USEREVIEW 067 (Capsule): Disintegration in Four Parts

USEREVIEW 067 (Capsule): Disintegration in Four Parts

Jean Marc Ah-Sen, Emily Anglin, Devon Code and Lee HendersonDisintegration in Four Parts (Coach House Books, 2021)ISBN 978-1-55245-424-4 | 206 pp | $21.95 CAD — BUY here #CAROUSELreviews#USEREVIEWEDNESDAY Starting with the sentence, “all purity is created through resemblance and disavowal,” Disintegration in Four Parts by Jean Marc Ah-Sen, Emily Anglin, Devon Code and Lee Henderson explores the notion of purity in four novellas that are distinct in terms of narrative style, but harmonious in their

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USEREVIEW 066: A Bolt of Blue

USEREVIEW 066: A Bolt of Blue

In this traditional review, gustave morin coaxes forth meaning and explodes the text by turns to bring the quiet poetic revelations of Lorenzo Buj’s debut collection Earlybloom Bombs (2021) bursting onto the literary scene. ISBN 978-1-77785-710-3 | 124 pp | $16.95 CAD — BUY Here #CAROUSELreviews#USEREVIEWEDNESDAY In the autumn of 2021, in his sixtieth year, a writer named Lorenzo Buj from Windsor, Ontario did a most curious and unusual thing: he deigned to publish, privately,

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USEREVIEW 065 (Capsule): What We Call Home

USEREVIEW 065 (Capsule): What We Call Home

Terrence Abrahams X Cleopatria PetersonWhat We Call Home (Collusion Books, 2021)ISBN 978-1-77781-490-8 | 32 pp | $16 CAD — BUY Here #CAROUSELreviews#USEREVIEWEDNESDAY What we call home is a stunning chapbook of prose poems by Terrence Abrahams and Cleopatria Peterson that moves through the love, care and intimacy involved in making a home as two trans and queer poets. The chapbook is one long sequence that begins with objects from the house (“the stink of washed

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USEREVIEW 064 (Capsule): Sample Platter

USEREVIEW 064 (Capsule): Sample Platter

Vannessa BarnierSample Platter (Gap Riot Press, 2021)ISBN 978-1-77746-203-1 | 22 pp | $10 CAD — BUY Here #CAROUSELreviews#USEREVIEWEDNESDAY Vannessa Barnier’s debut poetry chapbook, Sample Platter is honest, absurd and hilarious. Told in prose-poem style anecdotes, Barnier captures everyday moments of life with a sharp introspection. Barnier encounters various people throughout the stories: a therapist, a partner, convenience store workers, friends and more. There is an intimacy of shared moments with each one that settles in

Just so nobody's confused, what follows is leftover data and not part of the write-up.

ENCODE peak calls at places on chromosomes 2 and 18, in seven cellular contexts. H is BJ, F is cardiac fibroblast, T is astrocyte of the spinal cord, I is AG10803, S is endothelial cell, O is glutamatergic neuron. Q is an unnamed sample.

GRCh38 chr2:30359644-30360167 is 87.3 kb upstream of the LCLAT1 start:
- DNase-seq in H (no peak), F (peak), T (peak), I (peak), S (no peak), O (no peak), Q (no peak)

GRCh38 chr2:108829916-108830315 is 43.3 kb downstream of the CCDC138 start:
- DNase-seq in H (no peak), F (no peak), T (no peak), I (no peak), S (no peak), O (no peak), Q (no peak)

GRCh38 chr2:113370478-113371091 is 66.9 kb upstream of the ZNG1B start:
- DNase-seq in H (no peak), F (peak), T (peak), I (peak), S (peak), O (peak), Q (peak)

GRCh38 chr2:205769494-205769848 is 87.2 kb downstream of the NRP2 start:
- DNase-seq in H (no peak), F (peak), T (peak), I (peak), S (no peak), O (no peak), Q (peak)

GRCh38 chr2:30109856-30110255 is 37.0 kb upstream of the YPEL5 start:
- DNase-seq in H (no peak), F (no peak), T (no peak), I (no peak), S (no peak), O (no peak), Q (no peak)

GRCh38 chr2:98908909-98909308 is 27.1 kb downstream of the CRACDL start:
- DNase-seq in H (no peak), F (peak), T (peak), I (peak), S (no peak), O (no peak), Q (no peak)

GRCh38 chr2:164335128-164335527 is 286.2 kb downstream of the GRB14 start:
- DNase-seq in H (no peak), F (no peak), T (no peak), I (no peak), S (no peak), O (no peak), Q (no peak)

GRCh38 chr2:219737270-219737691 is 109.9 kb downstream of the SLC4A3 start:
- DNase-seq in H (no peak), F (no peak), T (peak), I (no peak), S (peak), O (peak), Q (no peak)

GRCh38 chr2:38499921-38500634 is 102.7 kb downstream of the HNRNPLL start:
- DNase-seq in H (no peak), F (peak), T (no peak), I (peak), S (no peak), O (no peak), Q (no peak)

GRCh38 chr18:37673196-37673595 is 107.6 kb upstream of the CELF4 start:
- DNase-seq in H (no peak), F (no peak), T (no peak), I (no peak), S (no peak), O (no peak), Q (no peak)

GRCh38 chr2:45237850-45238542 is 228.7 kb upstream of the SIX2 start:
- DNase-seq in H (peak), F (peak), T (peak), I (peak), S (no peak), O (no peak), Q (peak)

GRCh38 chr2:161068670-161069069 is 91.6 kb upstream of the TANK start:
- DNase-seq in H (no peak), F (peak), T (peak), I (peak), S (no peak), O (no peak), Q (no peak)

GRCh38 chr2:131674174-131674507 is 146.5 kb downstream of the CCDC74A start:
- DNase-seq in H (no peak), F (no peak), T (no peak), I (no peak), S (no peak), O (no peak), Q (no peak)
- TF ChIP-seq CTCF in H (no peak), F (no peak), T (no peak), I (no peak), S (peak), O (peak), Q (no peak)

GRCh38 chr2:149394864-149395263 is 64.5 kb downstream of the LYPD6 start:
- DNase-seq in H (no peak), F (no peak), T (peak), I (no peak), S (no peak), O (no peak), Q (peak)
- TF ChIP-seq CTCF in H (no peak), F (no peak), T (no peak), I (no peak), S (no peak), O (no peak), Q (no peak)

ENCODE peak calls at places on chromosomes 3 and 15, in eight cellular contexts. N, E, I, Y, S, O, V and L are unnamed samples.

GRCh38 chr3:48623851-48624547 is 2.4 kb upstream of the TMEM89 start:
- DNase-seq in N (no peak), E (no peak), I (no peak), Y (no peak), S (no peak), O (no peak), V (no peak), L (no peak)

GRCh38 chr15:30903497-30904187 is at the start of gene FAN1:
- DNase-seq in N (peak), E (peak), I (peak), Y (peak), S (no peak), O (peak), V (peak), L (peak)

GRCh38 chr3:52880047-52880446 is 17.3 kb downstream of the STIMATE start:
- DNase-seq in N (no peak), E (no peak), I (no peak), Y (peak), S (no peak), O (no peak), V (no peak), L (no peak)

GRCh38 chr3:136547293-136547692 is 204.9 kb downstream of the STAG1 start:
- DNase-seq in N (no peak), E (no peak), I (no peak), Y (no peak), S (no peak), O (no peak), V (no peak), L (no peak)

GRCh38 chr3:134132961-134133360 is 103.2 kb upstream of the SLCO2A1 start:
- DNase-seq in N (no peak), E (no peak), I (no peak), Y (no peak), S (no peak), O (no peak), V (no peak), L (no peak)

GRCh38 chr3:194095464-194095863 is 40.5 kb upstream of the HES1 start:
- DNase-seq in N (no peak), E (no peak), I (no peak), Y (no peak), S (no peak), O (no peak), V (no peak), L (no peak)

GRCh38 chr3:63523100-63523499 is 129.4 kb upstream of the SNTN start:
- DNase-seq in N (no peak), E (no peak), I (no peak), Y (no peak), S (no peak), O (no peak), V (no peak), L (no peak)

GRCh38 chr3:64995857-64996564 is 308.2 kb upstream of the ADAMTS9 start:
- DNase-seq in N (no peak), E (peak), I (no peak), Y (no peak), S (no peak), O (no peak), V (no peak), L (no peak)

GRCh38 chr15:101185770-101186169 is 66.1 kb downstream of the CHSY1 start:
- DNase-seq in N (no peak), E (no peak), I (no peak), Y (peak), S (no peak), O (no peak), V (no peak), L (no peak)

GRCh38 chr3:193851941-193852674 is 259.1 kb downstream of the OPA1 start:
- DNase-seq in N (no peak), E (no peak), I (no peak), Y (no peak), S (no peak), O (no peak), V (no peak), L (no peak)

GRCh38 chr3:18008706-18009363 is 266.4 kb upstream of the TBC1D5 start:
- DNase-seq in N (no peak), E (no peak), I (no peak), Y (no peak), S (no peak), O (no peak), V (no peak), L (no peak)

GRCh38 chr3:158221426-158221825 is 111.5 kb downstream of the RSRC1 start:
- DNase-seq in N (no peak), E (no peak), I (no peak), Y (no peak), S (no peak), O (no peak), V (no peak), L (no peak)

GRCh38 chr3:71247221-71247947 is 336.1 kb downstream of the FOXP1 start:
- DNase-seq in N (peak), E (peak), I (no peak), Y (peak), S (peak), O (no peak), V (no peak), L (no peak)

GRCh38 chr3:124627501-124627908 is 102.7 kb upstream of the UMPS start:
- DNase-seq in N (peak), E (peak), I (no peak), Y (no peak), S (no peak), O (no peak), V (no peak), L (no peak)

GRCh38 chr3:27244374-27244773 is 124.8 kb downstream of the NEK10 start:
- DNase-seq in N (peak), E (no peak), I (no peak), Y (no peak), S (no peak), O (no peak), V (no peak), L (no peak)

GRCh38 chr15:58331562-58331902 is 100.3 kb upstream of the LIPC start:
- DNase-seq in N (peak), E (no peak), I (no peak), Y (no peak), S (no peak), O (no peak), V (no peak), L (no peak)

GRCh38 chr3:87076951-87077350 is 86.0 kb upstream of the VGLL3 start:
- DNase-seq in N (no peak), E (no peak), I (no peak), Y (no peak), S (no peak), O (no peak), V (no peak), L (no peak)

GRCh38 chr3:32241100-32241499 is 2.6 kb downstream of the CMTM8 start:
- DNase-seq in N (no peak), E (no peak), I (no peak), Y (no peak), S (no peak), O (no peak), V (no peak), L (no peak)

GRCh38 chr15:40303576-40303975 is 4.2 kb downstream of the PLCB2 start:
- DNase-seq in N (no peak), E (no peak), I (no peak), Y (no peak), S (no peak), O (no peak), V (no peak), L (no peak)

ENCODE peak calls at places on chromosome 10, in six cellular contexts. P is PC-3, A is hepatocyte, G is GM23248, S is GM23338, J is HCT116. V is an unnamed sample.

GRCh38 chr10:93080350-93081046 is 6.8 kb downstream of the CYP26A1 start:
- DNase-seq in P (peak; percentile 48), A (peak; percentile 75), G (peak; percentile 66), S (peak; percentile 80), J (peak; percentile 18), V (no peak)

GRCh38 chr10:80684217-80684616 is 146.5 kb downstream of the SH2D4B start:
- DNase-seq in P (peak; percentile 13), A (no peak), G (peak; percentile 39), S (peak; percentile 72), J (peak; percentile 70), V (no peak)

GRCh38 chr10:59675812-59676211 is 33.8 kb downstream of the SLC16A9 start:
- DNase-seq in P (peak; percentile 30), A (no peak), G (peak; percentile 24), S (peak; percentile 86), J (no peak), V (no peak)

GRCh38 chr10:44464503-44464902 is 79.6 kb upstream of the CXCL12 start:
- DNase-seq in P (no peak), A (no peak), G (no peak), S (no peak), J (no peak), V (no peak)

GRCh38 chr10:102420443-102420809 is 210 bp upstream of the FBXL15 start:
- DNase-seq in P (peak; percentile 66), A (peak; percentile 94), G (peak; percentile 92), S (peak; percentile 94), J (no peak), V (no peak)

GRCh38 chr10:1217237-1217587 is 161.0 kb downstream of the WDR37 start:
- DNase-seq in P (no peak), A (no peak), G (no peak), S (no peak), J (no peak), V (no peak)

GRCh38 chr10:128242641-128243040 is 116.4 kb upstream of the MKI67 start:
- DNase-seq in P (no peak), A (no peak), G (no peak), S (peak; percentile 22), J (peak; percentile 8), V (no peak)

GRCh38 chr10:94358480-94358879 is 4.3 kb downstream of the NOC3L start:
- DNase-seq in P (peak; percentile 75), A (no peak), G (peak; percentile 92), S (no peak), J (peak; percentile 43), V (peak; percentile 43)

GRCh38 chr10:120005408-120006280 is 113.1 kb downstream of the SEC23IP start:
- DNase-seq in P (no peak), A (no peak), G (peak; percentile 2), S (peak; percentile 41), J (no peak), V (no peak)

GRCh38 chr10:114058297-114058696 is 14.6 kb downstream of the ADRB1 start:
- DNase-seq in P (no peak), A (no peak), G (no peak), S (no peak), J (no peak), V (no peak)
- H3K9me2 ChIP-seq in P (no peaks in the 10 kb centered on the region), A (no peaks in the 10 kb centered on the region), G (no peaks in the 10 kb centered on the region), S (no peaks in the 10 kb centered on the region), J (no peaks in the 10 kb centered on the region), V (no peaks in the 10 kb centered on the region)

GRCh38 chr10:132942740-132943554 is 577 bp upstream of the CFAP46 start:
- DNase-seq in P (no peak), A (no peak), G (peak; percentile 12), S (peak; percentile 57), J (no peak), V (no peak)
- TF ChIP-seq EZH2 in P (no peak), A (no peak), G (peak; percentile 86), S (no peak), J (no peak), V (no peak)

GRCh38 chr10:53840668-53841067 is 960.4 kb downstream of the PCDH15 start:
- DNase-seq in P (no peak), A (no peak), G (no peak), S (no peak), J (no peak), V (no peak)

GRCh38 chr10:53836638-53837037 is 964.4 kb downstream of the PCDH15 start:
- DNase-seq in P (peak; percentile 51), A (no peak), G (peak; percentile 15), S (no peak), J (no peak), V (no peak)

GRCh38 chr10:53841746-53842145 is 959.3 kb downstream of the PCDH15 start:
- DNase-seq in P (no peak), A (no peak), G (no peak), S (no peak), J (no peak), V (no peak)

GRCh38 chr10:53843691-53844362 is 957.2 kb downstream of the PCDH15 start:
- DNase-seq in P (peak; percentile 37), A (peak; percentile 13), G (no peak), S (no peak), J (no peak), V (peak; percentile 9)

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USEREVIEW 063 (Capsule): Side Effects May Include Strangers

USEREVIEW 063 (Capsule): Side Effects May Include Strangers

Dominik ParisienSide Effects May Include Strangers (McGill-Queens University Press, 2020)ISBN 978-0-22800-357-1 | 96 pp | $17.95 CAD — BUY Here #CAROUSELreviews#USEREVIEWEDNESDAY What Dominik Parisien’s debut poetry collection Side Effects May Include Strangers (McGill-Queens University Press, 2020) is sometimes painful, sometimes angry and always full of tenderness. Echoing themes of Parisien’s 2018 chapbook, We, Old Young Ones (Frog Hollow Press), Side Effects explores what it means to live, love and move through an ableist world. Parisien

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USEREVIEW 062: A Bloodstory

USEREVIEW 062: A Bloodstory

Emily Woodworth’s exquisitely lyrical review of Rahela Nayebzadah’s debut novel, Monster Child (Wolsak & Wynn, 2021), is as urgent and visceral as if it were written in red ink. ISBN 978-1-989496-30-5 | 200 pp | $20 CAD — BUY Here #CAROUSELreviews#USEREVIEWEDNESDAY Blood flows through Monster Child by Rahela Nayebzadah until it animates, breathes, becomes a body in your hands. Then three bodies. Then six. A disease festers in the pages. Bloodguilt spatters the lives of

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WRITING THE TAROT themed call — deadline: Mar 15/22

WRITING THE TAROT themed call — deadline: Mar 15/22